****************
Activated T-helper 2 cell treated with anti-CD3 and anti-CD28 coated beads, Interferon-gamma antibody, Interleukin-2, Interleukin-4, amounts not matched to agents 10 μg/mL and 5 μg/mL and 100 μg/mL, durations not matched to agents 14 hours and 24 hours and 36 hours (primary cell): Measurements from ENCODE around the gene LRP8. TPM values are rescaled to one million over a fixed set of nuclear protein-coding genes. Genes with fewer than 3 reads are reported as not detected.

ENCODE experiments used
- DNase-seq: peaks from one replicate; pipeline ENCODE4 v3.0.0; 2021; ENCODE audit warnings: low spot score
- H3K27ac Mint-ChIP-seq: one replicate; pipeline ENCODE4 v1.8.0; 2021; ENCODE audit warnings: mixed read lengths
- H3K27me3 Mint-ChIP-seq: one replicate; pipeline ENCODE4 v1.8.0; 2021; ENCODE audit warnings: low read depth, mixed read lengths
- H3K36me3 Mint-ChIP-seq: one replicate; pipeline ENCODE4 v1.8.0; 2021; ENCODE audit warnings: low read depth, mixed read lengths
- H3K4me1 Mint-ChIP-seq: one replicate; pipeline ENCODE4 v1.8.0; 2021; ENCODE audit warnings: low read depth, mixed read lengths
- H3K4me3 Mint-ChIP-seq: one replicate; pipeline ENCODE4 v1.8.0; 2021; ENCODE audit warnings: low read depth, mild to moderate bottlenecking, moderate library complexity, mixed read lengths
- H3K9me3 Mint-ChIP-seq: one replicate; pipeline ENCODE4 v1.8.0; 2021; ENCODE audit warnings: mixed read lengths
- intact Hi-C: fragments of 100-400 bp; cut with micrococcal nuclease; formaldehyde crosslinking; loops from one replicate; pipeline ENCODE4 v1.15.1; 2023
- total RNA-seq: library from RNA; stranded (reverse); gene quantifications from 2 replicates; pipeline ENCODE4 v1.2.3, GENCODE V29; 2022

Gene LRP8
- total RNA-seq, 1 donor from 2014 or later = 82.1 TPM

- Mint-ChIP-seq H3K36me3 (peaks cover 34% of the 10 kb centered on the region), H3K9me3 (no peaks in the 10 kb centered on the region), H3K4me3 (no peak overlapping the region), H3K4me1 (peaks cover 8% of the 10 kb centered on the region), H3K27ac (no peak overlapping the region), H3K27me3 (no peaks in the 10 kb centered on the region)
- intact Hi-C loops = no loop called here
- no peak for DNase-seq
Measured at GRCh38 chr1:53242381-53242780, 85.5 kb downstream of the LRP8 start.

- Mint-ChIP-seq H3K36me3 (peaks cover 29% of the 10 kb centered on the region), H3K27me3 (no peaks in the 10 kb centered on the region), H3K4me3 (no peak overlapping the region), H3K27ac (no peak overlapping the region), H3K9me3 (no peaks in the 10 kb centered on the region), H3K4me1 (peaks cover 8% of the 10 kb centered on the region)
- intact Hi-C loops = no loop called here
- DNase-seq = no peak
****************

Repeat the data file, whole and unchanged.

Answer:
Activated T-helper 2 cell treated with anti-CD3 and anti-CD28 coated beads, Interferon-gamma antibody, Interleukin-2, Interleukin-4, amounts not matched to agents 10 μg/mL and 5 μg/mL and 100 μg/mL, durations not matched to agents 14 hours and 24 hours and 36 hours (primary cell): Measurements from ENCODE around the gene LRP8. TPM values are rescaled to one million over a fixed set of nuclear protein-coding genes. Genes with fewer than 3 reads are reported as not detected.

ENCODE experiments used
- DNase-seq: peaks from one replicate; pipeline ENCODE4 v3.0.0; 2021; ENCODE audit warnings: low spot score
- H3K27ac Mint-ChIP-seq: one replicate; pipeline ENCODE4 v1.8.0; 2021; ENCODE audit warnings: mixed read lengths
- H3K27me3 Mint-ChIP-seq: one replicate; pipeline ENCODE4 v1.8.0; 2021; ENCODE audit warnings: low read depth, mixed read lengths
- H3K36me3 Mint-ChIP-seq: one replicate; pipeline ENCODE4 v1.8.0; 2021; ENCODE audit warnings: low read depth, mixed read lengths
- H3K4me1 Mint-ChIP-seq: one replicate; pipeline ENCODE4 v1.8.0; 2021; ENCODE audit warnings: low read depth, mixed read lengths
- H3K4me3 Mint-ChIP-seq: one replicate; pipeline ENCODE4 v1.8.0; 2021; ENCODE audit warnings: low read depth, mild to moderate bottlenecking, moderate library complexity, mixed read lengths
- H3K9me3 Mint-ChIP-seq: one replicate; pipeline ENCODE4 v1.8.0; 2021; ENCODE audit warnings: mixed read lengths
- intact Hi-C: fragments of 100-400 bp; cut with micrococcal nuclease; formaldehyde crosslinking; loops from one replicate; pipeline ENCODE4 v1.15.1; 2023
- total RNA-seq: library from RNA; stranded (reverse); gene quantifications from 2 replicates; pipeline ENCODE4 v1.2.3, GENCODE V29; 2022

Gene LRP8
- total RNA-seq, 1 donor from 2014 or later = 82.1 TPM

- Mint-ChIP-seq H3K36me3 (peaks cover 34% of the 10 kb centered on the region), H3K9me3 (no peaks in the 10 kb centered on the region), H3K4me3 (no peak overlapping the region), H3K4me1 (peaks cover 8% of the 10 kb centered on the region), H3K27ac (no peak overlapping the region), H3K27me3 (no peaks in the 10 kb centered on the region)
- intact Hi-C loops = no loop called here
- no peak for DNase-seq
Measured at GRCh38 chr1:53242381-53242780, 85.5 kb downstream of the LRP8 start.

- Mint-ChIP-seq H3K36me3 (peaks cover 29% of the 10 kb centered on the region), H3K27me3 (no peaks in the 10 kb centered on the region), H3K4me3 (no peak overlapping the region), H3K27ac (no peak overlapping the region), H3K9me3 (no peaks in the 10 kb centered on the region), H3K4me1 (peaks cover 8% of the 10 kb centered on the region)
- intact Hi-C loops = no loop called here
- DNase-seq = no peak